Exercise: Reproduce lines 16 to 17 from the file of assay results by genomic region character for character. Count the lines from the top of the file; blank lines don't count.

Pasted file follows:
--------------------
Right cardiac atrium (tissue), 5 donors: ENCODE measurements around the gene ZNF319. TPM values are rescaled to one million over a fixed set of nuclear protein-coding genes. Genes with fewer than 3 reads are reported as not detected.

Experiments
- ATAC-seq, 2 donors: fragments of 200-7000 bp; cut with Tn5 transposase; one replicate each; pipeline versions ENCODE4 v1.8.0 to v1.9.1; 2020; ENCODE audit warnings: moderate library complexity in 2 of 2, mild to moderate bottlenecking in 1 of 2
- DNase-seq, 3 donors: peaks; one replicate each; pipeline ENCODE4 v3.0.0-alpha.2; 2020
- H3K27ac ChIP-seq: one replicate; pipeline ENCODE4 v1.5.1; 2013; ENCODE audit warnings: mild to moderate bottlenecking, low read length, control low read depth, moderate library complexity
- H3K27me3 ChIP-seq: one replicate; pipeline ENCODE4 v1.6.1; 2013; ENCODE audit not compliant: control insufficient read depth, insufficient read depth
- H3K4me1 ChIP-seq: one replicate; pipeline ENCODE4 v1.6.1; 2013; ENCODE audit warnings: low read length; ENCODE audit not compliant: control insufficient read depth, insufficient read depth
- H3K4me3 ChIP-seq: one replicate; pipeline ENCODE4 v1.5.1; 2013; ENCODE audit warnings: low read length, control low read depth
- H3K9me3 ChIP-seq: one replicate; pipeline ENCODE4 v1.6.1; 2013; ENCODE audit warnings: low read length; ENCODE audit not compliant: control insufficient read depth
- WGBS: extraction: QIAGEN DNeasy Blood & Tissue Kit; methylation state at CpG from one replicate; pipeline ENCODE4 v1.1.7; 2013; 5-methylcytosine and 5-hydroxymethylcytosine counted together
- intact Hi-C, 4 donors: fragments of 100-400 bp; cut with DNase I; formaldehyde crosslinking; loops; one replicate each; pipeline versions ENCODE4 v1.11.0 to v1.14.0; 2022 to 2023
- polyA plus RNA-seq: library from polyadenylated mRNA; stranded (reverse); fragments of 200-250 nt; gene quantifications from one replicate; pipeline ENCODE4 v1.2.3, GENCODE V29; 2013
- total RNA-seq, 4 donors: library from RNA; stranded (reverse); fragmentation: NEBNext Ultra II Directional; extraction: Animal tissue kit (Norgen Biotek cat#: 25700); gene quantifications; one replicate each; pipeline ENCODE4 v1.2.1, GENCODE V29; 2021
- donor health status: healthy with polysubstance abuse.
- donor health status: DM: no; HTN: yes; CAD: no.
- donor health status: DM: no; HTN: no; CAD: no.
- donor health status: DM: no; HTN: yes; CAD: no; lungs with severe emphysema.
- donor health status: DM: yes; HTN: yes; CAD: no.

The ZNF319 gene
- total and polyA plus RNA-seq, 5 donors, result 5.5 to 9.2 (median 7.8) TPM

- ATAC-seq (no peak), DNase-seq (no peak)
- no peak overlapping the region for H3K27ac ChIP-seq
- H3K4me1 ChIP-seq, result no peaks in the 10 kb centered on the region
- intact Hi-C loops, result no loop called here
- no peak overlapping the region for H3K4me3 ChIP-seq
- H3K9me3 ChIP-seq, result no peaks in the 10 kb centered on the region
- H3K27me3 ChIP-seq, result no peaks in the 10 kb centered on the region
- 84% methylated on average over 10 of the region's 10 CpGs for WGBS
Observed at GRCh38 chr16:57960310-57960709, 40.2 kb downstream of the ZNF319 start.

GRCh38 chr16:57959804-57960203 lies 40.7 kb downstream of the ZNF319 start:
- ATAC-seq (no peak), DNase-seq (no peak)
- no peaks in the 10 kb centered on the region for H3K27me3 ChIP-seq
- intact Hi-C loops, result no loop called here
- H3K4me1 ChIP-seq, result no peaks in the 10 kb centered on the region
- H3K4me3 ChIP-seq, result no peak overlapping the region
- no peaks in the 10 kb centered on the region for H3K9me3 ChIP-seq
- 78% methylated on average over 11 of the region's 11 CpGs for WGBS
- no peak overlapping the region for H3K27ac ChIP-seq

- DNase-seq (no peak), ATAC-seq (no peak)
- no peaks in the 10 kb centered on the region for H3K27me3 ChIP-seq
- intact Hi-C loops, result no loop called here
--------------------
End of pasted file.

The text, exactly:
- donor health status: DM: no; HTN: no; CAD: no.
- donor health status: DM: no; HTN: yes; CAD: no; lungs with severe emphysema.